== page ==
Marijuana charge dismissed against TCU receiver
05/27/2014 12:27 PM
05/27/2014 9:58 PM
A marijuana possession charge against TCU wide receiver Brandon Carter was dismissed Tuesday, court records show.
Carter, 21, was arrested April 22 after Fort Worth police pulled over a 2010 Lexus he was driving in the 1600 block of Calhoun Street in downtown Fort Worth.
Police made the stop after checking the license plate and finding that Alexis Harris, the car’s owner and a passenger in the car, had an outstanding warrant.
Both were arrested on suspicion of possessing less than 2 ounces of marijuana. Harris, a 22-year-old junior who left the TCU women’s soccer team last fall, was also held on two traffic warrants. Carter was charged with marijuana possession April 23.
Tarrant County court records show that the charge was dismissed at the prosecutors’ discretion.
The Tarrant County district attorney’s office issued a statement Tuesday afternoon, saying: “Upon further review, this office determined the evidence was insufficient to prosecute Carter. He was merely the driver of a vehicle owned by a passenger. His case was dismissed on Friday, May 23.”
The decision does not affect the case against Harris, spokeswoman Melody McDonald said in the statement.
Carter’s attorney, Michael Schneider, said the charge was dismissed after police body camera videos of the traffic stop showed that the marijuana was in Harris’ purse, not in Carter’s possession.
“It was really a situation where Brandon was in the wrong place at the wrong time,” Schneider said.
He said the district attorney’s office “did the right thing.”
“They looked at the evidence and said there’s not evidence he was possessing any of this marijuana,” Schneider said. “Based on that, they dismissed the charge. There’s no sense in dragging this kid through the mud when they know they didn’t have a case.”
TCU spokeswoman Lisa Albert said students alleged to have violated the university’s code of conduct can have a disciplinary hearing “to determine personal responsibility.”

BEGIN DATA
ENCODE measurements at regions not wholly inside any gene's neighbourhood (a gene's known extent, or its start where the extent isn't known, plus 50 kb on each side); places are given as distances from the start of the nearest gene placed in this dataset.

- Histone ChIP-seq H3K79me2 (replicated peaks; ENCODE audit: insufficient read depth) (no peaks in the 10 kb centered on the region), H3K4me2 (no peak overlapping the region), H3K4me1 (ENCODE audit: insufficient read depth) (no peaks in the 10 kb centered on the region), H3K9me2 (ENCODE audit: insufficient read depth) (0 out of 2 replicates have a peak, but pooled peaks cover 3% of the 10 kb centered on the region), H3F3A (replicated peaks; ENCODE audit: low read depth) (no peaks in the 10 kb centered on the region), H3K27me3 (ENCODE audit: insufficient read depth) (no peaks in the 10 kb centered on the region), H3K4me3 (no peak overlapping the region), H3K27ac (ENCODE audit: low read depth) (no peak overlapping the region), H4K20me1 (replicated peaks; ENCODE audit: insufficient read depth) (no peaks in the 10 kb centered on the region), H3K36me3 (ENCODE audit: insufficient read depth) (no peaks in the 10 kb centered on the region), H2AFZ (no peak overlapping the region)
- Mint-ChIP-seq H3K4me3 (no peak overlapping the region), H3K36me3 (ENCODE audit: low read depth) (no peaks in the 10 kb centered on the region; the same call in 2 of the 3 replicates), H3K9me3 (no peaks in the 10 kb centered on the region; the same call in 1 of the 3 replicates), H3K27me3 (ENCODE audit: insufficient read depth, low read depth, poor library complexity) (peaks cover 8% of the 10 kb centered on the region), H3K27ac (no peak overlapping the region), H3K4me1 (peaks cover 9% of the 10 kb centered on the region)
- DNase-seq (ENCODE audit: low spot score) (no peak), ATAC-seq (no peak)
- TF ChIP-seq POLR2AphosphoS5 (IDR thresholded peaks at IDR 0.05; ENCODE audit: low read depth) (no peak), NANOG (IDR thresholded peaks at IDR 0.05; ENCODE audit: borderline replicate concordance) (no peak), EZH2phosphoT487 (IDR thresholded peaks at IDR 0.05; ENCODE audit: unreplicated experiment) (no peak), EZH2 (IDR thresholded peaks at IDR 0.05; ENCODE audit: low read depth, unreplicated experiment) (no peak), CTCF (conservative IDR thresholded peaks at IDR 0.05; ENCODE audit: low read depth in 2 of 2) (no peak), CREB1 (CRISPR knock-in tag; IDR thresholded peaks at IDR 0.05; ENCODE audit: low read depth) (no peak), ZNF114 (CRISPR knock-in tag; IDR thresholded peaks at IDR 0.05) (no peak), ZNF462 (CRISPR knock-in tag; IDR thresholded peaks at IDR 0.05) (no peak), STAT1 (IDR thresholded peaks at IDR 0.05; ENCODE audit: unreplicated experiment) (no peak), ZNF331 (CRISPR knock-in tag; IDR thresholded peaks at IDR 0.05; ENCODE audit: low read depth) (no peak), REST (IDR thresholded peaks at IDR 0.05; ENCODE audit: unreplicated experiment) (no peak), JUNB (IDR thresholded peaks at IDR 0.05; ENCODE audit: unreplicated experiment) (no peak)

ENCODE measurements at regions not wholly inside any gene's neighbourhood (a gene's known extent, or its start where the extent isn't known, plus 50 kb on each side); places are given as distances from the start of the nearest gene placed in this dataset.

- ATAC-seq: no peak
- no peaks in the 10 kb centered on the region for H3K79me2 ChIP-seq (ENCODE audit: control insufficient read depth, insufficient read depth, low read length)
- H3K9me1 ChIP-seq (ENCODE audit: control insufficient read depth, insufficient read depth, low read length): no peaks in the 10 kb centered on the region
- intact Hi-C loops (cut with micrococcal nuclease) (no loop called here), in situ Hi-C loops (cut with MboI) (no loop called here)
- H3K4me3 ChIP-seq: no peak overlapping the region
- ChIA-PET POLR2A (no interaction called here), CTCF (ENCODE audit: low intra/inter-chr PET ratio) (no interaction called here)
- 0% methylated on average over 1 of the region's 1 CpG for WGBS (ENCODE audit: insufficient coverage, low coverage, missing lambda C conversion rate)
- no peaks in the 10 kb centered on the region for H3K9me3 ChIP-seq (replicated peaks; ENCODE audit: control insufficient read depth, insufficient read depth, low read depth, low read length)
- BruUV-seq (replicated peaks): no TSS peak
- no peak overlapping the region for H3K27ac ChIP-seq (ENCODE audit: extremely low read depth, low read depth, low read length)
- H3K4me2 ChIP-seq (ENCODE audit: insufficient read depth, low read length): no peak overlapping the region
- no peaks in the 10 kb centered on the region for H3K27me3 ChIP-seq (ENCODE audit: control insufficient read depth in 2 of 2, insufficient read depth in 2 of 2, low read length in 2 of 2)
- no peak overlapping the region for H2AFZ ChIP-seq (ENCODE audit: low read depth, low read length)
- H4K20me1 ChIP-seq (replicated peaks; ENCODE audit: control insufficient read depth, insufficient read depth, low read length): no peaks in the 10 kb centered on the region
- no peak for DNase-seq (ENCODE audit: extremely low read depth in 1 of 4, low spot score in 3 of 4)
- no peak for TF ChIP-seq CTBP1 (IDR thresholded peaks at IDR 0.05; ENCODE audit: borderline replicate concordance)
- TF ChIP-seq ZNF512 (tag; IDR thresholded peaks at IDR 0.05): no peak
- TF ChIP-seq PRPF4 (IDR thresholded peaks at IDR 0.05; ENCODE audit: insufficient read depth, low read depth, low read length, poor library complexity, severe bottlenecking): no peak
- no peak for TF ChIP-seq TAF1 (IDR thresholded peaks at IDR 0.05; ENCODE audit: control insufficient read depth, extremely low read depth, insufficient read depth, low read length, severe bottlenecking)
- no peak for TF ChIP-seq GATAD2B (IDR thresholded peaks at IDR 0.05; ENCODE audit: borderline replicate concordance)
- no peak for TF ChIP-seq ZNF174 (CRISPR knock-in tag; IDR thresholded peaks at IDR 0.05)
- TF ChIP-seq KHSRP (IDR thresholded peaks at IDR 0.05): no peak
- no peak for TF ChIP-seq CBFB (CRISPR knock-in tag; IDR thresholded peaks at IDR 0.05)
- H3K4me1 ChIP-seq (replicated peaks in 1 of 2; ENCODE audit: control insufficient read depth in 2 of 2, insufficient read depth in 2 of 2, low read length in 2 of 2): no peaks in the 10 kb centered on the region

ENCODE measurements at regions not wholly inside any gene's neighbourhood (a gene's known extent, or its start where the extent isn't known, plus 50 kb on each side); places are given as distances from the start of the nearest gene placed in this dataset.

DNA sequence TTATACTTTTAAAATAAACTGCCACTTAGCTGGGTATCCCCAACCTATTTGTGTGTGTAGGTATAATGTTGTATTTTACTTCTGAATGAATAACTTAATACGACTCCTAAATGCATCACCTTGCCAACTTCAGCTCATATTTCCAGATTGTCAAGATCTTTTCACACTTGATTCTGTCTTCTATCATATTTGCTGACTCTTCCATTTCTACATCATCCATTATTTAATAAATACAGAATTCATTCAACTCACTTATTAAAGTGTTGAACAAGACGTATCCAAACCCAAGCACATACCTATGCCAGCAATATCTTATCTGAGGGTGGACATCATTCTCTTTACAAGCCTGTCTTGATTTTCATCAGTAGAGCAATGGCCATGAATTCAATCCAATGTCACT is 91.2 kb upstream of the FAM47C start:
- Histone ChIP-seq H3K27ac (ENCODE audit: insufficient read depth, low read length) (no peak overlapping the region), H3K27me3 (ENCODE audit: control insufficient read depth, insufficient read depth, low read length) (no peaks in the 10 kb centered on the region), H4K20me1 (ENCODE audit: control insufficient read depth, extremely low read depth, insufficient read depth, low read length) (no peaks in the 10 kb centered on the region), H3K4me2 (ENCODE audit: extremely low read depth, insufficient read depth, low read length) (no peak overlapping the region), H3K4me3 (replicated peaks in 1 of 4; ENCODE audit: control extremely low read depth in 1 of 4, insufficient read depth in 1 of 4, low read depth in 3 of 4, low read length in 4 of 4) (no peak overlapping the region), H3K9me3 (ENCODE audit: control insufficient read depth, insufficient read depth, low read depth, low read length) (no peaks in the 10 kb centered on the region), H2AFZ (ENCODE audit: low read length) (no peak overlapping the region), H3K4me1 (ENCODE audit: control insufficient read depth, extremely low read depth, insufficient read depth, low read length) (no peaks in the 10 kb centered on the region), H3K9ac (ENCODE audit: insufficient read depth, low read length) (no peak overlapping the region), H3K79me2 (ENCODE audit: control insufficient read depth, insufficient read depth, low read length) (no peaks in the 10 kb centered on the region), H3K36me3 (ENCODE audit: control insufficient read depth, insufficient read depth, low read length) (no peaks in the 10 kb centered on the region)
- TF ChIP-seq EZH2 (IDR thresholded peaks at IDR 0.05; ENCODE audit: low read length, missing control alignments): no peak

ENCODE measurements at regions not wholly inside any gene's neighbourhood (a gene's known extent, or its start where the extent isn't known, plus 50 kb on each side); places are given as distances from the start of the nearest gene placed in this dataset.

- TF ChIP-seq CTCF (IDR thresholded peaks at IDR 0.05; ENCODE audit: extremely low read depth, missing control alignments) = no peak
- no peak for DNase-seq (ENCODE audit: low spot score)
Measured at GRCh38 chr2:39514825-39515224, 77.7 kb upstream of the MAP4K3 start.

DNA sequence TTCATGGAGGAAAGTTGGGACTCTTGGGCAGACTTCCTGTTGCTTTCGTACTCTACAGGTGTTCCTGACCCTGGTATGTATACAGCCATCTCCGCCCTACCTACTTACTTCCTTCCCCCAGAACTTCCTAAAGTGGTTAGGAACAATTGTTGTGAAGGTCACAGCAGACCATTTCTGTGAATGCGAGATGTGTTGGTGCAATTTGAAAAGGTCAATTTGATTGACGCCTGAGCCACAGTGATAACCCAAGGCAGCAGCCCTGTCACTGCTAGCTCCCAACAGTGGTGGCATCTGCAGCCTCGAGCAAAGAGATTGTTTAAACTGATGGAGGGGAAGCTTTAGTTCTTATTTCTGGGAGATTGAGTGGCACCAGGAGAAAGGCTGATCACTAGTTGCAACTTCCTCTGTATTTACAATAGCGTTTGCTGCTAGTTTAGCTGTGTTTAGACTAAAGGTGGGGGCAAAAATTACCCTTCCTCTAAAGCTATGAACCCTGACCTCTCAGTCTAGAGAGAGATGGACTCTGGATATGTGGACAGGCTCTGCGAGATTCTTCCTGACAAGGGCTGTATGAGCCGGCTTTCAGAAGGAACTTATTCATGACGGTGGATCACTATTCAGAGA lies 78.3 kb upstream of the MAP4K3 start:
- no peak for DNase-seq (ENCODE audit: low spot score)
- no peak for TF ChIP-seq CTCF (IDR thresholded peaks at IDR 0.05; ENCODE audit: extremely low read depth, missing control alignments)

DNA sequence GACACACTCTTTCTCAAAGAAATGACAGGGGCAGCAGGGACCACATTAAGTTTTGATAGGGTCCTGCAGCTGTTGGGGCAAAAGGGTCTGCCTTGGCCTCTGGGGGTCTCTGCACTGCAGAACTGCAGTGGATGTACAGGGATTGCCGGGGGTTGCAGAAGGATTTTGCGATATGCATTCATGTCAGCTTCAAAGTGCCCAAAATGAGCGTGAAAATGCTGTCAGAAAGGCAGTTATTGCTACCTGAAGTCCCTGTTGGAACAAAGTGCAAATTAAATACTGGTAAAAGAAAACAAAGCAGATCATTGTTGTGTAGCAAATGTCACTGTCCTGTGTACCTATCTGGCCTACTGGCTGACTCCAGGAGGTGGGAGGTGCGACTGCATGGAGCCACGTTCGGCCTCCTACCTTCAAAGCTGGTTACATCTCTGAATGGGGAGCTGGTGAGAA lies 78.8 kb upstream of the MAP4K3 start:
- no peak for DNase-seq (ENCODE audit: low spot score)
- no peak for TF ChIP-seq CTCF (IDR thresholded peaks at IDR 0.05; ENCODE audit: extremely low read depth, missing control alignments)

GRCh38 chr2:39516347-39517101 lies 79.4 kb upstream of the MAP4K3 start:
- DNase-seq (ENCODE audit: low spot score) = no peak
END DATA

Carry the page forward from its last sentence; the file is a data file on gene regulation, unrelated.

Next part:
“This is separate and apart from anything the student may face legally,” she said in an email.
The outcome of such a hearing, she said, is not public record.
She referred questions about any consequences faced by Carter in the football program to Mark Cohen, a spokesman for the athletic department.
There has been “no change in his status,” Cohen said. “He is a member of the program.”
Schneider said, “They were going to give him some time to clear his name. From the beginning, he’s been adamant it wasn’t on him and it wasn’t his. … Hopefully, they don’t take any further action against him.”
Carter, a graduate of Euless Trinity High School, came to TCU — selecting the Fort Worth college over Oklahoma — with much promise.
He was expected to be one of the top playmakers for the Horned Frogs in 2013 after finishing the 2012 season with 36 catches for 590 yards and six touchdowns.
But after a season plagued by erratic play, Carter was granted a leave of absence in November. He finished the season with 31 catches for 370 yards but no touchdowns after compiling nine in his first two seasons.
Before his arrest, Carter did not participate in spring practice so that he could focus on school.
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